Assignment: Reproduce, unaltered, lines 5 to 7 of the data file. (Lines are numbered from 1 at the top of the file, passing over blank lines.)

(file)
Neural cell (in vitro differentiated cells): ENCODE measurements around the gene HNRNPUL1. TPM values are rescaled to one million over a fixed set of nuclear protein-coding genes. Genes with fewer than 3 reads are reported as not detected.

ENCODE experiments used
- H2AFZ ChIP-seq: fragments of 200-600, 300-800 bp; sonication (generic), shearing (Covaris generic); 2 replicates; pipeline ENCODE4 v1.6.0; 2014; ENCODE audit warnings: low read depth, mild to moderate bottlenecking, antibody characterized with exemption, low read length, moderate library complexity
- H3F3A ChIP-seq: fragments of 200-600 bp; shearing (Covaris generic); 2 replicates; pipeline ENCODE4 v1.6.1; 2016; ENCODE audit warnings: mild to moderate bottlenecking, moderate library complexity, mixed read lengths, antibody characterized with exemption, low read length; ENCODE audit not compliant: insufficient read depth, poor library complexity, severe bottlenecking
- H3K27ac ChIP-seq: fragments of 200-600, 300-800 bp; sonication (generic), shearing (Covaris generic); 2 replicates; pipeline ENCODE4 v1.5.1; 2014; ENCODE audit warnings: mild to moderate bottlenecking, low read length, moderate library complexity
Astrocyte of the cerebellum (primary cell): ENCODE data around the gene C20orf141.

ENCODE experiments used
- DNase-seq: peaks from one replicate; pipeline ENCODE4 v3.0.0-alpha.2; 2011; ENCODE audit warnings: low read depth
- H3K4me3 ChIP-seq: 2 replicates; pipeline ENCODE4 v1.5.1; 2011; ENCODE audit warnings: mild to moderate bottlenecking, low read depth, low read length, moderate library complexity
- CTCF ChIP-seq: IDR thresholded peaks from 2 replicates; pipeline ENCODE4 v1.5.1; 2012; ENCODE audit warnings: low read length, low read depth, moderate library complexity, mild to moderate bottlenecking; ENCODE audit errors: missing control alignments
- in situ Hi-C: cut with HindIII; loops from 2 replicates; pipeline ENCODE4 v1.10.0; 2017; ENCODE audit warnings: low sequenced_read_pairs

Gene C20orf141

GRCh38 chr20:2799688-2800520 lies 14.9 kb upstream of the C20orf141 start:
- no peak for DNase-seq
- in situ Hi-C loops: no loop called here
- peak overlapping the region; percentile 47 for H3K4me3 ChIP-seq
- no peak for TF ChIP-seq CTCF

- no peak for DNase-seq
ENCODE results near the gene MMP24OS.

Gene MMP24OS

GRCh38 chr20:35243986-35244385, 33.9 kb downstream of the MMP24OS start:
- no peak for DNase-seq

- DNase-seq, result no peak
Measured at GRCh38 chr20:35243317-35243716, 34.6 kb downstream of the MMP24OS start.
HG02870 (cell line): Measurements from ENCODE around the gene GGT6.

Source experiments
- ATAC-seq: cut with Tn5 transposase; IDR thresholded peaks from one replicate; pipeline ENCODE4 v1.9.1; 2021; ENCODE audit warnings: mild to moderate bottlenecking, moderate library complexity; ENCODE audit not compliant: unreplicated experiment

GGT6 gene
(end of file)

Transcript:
- H3K27ac ChIP-seq: fragments of 200-600, 300-800 bp; sonication (generic), shearing (Covaris generic); 2 replicates; pipeline ENCODE4 v1.5.1; 2014; ENCODE audit warnings: mild to moderate bottlenecking, low read length, moderate library complexity
Astrocyte of the cerebellum (primary cell): ENCODE data around the gene C20orf141.

ENCODE experiments used